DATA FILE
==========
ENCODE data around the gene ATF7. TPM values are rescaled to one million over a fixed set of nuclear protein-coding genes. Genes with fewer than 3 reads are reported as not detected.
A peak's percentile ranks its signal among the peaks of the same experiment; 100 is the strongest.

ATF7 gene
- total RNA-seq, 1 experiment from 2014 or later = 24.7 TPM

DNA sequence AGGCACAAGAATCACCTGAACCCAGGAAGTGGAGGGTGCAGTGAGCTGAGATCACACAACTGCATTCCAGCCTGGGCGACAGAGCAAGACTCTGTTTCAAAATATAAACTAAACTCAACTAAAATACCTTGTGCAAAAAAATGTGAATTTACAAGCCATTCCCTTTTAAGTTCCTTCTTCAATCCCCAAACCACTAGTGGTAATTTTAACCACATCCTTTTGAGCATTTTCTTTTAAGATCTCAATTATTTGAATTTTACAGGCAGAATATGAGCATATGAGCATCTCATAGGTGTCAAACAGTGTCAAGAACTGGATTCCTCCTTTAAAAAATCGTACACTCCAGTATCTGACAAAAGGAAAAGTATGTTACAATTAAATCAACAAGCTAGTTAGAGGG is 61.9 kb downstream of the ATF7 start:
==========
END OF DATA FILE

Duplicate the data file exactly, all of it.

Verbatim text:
ENCODE data around the gene ATF7. TPM values are rescaled to one million over a fixed set of nuclear protein-coding genes. Genes with fewer than 3 reads are reported as not detected.
A peak's percentile ranks its signal among the peaks of the same experiment; 100 is the strongest.

ATF7 gene
- total RNA-seq, 1 experiment from 2014 or later = 24.7 TPM

DNA sequence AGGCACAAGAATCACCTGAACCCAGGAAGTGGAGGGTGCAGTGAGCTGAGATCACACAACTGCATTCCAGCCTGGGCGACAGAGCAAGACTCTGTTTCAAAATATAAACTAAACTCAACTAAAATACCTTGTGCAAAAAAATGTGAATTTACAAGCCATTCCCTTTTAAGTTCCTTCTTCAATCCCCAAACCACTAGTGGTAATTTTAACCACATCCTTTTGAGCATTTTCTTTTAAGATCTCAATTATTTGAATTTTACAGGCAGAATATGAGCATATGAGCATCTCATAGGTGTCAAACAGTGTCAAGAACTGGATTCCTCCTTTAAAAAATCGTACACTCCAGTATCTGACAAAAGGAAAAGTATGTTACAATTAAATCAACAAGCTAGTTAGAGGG is 61.9 kb downstream of the ATF7 start: